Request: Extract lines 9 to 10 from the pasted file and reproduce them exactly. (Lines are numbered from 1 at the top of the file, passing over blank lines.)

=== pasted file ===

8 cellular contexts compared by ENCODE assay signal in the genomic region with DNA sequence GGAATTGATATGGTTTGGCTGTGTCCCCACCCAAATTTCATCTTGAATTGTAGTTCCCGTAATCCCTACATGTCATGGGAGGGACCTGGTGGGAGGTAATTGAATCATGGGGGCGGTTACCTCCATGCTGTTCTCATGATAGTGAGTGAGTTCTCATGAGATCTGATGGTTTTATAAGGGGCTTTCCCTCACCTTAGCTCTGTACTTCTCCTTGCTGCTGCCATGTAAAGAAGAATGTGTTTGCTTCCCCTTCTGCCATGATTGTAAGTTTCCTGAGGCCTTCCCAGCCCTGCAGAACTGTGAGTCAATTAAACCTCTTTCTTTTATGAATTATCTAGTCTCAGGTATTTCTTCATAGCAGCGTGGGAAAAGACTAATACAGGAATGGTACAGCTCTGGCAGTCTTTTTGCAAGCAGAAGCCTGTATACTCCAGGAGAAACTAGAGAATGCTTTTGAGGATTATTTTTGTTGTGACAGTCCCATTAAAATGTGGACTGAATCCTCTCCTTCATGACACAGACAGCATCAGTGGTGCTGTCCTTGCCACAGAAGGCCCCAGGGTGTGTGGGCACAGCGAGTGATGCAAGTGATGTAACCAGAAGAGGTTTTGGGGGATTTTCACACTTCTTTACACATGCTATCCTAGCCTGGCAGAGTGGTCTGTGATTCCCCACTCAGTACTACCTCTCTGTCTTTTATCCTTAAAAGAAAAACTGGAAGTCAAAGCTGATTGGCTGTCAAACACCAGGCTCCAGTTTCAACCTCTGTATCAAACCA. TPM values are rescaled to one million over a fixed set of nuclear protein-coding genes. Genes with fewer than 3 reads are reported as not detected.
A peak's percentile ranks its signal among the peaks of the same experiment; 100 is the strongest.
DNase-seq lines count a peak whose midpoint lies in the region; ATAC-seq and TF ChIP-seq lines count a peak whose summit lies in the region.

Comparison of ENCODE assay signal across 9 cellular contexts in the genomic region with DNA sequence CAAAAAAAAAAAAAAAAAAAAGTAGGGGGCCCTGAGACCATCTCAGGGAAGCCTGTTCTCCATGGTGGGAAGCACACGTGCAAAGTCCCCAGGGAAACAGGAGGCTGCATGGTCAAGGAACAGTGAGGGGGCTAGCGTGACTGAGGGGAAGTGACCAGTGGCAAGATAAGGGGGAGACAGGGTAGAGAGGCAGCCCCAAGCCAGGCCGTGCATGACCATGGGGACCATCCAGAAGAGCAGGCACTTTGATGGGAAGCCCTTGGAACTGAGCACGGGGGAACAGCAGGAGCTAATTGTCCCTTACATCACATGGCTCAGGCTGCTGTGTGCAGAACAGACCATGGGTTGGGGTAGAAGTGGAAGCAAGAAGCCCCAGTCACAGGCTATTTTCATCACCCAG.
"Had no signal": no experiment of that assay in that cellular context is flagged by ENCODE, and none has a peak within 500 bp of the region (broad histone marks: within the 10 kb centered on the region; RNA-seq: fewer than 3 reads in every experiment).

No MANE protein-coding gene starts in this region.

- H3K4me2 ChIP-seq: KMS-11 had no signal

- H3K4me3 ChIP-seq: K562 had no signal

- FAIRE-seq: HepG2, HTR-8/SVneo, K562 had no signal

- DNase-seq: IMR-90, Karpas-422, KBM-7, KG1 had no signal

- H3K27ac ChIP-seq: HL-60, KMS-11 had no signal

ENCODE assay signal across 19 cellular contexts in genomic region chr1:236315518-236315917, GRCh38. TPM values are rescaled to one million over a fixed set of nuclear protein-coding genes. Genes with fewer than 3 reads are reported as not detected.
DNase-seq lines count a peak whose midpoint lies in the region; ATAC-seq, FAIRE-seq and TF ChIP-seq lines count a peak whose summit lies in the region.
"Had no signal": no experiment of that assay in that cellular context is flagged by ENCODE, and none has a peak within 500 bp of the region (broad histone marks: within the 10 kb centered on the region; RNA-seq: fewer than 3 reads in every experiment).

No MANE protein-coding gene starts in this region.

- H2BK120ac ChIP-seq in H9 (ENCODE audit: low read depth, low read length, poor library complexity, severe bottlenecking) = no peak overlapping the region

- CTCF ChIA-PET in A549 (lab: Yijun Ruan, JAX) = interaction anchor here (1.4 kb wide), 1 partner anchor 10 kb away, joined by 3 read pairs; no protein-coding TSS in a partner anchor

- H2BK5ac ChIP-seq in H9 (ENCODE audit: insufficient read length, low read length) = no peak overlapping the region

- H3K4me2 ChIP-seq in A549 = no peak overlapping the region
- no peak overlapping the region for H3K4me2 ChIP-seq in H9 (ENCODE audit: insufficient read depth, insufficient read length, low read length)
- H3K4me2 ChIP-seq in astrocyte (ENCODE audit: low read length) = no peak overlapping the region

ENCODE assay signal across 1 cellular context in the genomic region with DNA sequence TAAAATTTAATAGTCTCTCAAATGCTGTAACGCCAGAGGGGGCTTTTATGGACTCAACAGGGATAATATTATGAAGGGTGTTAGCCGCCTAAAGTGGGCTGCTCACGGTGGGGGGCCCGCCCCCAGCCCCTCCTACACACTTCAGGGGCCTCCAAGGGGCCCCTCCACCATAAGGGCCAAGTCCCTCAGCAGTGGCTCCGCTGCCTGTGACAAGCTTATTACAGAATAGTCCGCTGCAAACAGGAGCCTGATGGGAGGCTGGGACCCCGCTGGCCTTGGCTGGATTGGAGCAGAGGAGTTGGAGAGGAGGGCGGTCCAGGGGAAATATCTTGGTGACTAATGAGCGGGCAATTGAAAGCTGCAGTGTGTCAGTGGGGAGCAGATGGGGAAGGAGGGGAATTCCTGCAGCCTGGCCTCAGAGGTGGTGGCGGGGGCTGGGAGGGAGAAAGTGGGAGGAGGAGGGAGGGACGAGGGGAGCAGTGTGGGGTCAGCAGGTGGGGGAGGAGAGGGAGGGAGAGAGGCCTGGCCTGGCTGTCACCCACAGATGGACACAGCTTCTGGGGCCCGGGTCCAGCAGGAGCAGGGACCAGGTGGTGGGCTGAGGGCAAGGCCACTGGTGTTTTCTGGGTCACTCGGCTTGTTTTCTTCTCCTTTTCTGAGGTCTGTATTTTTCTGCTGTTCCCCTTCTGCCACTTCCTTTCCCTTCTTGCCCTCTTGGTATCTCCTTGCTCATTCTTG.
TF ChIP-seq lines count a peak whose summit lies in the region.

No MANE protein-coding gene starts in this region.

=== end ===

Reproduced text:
- FAIRE-seq: HepG2, HTR-8/SVneo, K562 had no signal

- DNase-seq: IMR-90, Karpas-422, KBM-7, KG1 had no signal